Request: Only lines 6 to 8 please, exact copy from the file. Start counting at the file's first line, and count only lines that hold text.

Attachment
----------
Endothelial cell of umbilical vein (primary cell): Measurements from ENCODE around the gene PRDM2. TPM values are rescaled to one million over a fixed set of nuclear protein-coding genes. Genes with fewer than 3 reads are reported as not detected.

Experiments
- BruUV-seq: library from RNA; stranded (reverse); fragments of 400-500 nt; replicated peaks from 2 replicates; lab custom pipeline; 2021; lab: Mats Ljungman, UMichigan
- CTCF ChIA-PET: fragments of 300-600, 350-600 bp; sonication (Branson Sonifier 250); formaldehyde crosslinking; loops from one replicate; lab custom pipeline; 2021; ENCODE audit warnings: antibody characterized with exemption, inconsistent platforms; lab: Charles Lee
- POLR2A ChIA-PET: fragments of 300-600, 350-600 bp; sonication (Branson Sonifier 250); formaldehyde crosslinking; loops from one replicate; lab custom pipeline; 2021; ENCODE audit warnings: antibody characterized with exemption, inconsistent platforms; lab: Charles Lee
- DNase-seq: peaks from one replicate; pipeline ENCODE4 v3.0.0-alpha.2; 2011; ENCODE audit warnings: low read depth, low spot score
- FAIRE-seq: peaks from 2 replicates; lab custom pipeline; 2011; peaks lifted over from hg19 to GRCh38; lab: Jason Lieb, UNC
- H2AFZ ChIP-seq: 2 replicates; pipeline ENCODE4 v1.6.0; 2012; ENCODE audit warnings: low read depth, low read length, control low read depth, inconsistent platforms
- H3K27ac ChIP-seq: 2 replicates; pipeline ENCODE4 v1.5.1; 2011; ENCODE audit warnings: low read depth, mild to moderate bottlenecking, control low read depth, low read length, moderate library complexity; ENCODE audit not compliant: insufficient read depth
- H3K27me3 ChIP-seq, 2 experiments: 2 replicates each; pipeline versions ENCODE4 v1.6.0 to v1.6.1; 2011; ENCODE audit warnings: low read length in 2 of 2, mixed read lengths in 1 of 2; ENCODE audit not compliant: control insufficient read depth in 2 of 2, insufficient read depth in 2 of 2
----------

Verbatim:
- DNase-seq: peaks from one replicate; pipeline ENCODE4 v3.0.0-alpha.2; 2011; ENCODE audit warnings: low read depth, low spot score
- FAIRE-seq: peaks from 2 replicates; lab custom pipeline; 2011; peaks lifted over from hg19 to GRCh38; lab: Jason Lieb, UNC
- H2AFZ ChIP-seq: 2 replicates; pipeline ENCODE4 v1.6.0; 2012; ENCODE audit warnings: low read depth, low read length, control low read depth, inconsistent platforms